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An Architect's View

Community and Licensing

May 9, 2008 ·

Daemon is considering changing the license for FarCry 5.0 from Common Public License 1.0 (CPL) to a dual licensing model with GPLv3 and commercial options. Jeff Coughlin interviews Geoff Bowers of Daemon about this possible change and what it might mean for FarCry users and developers.One of the key points made in the interview is that despite FarCry being open source for five years, there have been almost no contributions back to the project from the larger community of its users. Even the documentation wiki has only had a handful of people contributing. This is a common complaint about open source projects in the CF community - the authors put a huge amount of work into the projects but get very little support back from the community. I believe this stems from the CF community's roots in the Windows world where most software is commercial and, historically, there hasn't been a great deal of open source. CFers just aren't used to how open source works. Compare that to C, C++, PHP, Ruby and any number of languages that grew up in the Unix community and you'll see a world of difference. Those developers "get" open source. They don't just take projects and complain about bugs - they try to fix the bugs and submit patches back to the project, they offer up their enhancements and plugins as open source, they update the documentation, they get involved with testing and feedback and generally try to help out. I think that a shift to dual GPL/commercial would be a good move on Daemon's part and would help encourage the FarCry user community to grow and support the project in more concrete ways. If folks aren't prepared to open source their own code, there's always the option of a commercial license which also supports the project by helping defray the costs of hosting and maintenance. I don't know whether Daemon's thinking has been influenced by the Open BlueDragon project but I hope that was at least part of the catalyst. If we see a general shift to GPL and increased community involvement in open source CFML projects, that will benefit all of us.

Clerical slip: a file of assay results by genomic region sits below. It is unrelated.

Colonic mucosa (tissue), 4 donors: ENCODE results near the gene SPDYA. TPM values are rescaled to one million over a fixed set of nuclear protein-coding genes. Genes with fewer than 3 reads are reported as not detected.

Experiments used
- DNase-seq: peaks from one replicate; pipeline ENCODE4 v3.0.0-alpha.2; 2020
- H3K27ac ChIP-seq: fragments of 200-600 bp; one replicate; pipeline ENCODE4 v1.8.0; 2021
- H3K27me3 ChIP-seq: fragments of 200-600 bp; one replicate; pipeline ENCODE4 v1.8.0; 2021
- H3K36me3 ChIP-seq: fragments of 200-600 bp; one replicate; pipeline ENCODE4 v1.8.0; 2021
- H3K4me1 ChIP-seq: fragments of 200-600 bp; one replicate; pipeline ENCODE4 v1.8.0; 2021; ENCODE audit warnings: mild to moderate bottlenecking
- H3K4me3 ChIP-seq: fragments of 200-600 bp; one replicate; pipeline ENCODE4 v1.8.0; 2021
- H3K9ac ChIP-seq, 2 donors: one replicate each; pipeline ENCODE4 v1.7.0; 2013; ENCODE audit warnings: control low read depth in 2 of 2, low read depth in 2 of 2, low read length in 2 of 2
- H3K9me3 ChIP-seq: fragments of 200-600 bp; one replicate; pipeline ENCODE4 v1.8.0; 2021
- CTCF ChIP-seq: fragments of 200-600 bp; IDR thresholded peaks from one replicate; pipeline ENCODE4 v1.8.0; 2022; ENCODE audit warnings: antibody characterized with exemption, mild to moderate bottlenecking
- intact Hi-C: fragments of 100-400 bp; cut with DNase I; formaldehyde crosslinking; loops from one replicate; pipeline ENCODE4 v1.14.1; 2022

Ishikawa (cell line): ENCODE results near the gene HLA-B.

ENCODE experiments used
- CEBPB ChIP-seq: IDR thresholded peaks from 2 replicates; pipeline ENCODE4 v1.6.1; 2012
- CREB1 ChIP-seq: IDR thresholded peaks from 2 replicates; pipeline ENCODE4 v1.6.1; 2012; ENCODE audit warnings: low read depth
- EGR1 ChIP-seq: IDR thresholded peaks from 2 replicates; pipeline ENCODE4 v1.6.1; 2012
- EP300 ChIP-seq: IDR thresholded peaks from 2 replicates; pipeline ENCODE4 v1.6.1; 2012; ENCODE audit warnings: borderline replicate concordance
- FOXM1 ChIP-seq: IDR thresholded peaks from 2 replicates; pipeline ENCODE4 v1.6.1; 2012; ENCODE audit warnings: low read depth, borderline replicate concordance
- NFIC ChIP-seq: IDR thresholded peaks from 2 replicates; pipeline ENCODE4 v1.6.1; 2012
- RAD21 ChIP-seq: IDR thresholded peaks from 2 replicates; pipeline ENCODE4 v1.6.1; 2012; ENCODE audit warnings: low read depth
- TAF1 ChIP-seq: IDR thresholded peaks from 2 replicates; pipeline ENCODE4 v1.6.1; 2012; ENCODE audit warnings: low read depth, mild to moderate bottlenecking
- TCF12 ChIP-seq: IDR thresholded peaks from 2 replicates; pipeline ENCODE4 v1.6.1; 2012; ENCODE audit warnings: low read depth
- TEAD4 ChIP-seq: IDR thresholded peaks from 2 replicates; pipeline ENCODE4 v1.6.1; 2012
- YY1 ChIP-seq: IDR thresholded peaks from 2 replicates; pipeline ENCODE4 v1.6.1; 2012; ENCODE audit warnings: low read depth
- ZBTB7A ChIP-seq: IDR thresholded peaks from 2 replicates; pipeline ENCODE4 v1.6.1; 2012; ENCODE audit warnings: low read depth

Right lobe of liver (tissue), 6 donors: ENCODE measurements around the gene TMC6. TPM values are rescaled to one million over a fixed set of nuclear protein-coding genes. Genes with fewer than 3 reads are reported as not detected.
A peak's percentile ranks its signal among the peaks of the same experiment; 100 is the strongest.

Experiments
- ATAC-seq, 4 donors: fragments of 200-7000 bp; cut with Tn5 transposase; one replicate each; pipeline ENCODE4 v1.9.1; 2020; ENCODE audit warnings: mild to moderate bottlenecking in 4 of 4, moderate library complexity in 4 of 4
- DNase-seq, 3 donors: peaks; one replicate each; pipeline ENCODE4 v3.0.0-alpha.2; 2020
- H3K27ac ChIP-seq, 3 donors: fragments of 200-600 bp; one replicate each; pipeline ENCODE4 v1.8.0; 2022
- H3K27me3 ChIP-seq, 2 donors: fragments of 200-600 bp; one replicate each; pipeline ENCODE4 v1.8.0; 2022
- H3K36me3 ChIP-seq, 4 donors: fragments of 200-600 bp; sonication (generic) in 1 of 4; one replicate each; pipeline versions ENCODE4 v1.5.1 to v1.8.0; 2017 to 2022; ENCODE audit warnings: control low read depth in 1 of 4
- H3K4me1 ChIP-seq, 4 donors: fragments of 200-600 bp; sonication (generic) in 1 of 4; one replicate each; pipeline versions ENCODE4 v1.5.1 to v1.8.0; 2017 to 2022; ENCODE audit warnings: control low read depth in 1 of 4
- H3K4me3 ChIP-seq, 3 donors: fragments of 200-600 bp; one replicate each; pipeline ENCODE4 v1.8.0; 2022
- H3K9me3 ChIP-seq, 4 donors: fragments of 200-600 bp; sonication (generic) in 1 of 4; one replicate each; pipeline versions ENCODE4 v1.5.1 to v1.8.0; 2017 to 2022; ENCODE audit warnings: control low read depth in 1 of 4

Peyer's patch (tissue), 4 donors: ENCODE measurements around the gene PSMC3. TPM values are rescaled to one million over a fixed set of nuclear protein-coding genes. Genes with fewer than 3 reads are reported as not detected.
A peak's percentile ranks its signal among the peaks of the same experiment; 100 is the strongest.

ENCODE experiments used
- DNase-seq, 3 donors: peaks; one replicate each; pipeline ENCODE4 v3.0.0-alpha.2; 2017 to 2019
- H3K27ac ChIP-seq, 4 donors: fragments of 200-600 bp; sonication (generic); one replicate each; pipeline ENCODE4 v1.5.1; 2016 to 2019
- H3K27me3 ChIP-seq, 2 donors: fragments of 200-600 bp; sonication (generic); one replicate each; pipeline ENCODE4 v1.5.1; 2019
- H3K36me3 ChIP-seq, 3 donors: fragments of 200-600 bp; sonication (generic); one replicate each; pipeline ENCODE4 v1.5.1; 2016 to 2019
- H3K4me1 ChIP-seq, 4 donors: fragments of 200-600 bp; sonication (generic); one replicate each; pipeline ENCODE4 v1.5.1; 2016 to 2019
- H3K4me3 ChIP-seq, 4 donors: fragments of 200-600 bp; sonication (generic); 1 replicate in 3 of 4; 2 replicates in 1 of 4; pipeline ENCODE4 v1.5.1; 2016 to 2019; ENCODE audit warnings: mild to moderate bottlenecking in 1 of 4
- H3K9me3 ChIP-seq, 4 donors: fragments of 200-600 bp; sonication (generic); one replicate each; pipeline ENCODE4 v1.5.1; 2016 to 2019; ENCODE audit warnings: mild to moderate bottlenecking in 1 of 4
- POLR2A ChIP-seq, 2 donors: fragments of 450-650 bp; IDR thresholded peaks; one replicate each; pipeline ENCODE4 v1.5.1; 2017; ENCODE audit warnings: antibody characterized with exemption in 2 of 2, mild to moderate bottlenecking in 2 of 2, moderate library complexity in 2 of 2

Tags: coldfusion · farcry · oss

4 responses

  • 1 Geoff Bowers // May 10, 2008 at 1:39 AM

    Thanks for the feedback.

    Folks interested in the discussion might start with the original discussion paper:
    http://blog.daemon.com.au/go/blog-post/farcry-license-changes
  • 2 Geoff Bowers // May 10, 2008 at 1:40 AM

    And then move onto the forum thread for more detailed answers:
    http://groups.google.com/group/farcry-dev/browse_thread/thread/26ac13f1c3e36ccf
  • 3 Thomas Messier // May 10, 2008 at 4:41 AM

    I wonder if the lack of contribution stems from the fact that CFers don't get how open source works or if it's just a matter of numbers. CF is a niche, there are a lot less CF developers than Java, .NET, PHP developers. As such, those communities are working with a much larger sample, and that means they get a lot more open source contributions. For example it's possible that 1% of people are contributing in Java ant that 1% translates to 1000 people whereas 1% for CF means 50 people. Kinda hard to compete...
  • 4 Luke Kilpatrick // May 10, 2008 at 3:19 PM

    I think that there are a lot of CF'ers that work mostly on inward facing sites and projects on company intranets that may not even know of the larger community. Anyone have any ideas on how to engage this group of developers to take part in the community and maybe some of these projects?